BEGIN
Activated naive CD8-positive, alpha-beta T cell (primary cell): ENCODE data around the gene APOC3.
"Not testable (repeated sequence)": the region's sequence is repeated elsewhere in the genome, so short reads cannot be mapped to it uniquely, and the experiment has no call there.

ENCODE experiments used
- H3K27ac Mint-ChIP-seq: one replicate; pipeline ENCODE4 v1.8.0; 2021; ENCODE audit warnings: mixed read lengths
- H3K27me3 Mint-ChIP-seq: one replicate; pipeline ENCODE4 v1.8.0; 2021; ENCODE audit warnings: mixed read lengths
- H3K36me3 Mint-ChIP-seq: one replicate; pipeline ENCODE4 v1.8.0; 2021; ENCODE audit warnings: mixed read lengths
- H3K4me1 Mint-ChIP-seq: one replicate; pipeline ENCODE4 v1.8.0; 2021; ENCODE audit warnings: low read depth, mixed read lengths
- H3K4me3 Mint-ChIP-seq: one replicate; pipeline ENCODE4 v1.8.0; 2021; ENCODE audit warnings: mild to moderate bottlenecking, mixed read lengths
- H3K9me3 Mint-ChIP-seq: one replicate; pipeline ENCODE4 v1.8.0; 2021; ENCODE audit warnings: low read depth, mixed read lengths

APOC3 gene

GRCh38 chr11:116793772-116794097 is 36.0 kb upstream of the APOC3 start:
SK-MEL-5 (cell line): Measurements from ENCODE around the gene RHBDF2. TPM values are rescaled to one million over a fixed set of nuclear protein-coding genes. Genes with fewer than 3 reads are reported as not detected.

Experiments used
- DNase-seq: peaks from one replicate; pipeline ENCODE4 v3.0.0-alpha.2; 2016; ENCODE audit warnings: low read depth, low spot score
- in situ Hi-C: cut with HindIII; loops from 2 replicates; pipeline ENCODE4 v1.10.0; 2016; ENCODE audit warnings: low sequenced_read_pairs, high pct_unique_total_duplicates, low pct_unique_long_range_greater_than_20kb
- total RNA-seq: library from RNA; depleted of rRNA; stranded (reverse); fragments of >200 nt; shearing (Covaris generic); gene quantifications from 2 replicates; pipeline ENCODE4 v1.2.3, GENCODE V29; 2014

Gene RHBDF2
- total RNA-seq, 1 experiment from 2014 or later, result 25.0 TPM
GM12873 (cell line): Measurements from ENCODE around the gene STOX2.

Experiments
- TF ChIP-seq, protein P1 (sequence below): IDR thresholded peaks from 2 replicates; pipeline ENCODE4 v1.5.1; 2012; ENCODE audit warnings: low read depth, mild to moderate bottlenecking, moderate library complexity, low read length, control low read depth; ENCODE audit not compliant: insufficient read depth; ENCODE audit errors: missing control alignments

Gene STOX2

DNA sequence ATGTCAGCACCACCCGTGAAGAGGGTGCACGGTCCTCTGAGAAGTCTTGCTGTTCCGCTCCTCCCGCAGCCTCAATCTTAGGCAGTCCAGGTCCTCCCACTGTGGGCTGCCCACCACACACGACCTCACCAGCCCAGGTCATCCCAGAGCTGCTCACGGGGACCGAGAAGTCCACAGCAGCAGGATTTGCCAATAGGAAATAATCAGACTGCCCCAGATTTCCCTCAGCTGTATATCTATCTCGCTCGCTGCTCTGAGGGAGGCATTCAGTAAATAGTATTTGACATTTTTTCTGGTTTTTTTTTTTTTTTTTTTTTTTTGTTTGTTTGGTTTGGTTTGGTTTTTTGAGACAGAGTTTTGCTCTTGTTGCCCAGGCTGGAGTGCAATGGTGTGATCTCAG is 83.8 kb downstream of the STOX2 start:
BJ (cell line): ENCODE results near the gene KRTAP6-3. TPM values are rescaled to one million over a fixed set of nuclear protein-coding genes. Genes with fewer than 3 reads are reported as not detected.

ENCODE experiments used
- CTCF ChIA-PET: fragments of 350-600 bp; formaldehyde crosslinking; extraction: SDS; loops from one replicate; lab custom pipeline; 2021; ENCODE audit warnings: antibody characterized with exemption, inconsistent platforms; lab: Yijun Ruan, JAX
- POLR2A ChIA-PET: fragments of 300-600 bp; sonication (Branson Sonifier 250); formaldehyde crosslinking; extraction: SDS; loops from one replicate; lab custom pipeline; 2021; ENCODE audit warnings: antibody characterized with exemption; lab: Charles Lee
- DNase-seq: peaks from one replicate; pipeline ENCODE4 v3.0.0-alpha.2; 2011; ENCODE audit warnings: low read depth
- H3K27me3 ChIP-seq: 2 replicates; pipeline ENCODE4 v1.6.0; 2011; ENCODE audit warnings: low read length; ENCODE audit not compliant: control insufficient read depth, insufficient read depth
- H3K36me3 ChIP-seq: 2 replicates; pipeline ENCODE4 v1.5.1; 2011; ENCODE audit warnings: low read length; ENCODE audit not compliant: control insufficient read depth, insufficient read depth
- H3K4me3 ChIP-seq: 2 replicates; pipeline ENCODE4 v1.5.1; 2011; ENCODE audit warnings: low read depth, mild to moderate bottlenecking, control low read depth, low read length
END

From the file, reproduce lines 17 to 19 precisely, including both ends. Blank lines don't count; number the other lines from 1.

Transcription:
Gene RHBDF2
- total RNA-seq, 1 experiment from 2014 or later, result 25.0 TPM
GM12873 (cell line): Measurements from ENCODE around the gene STOX2.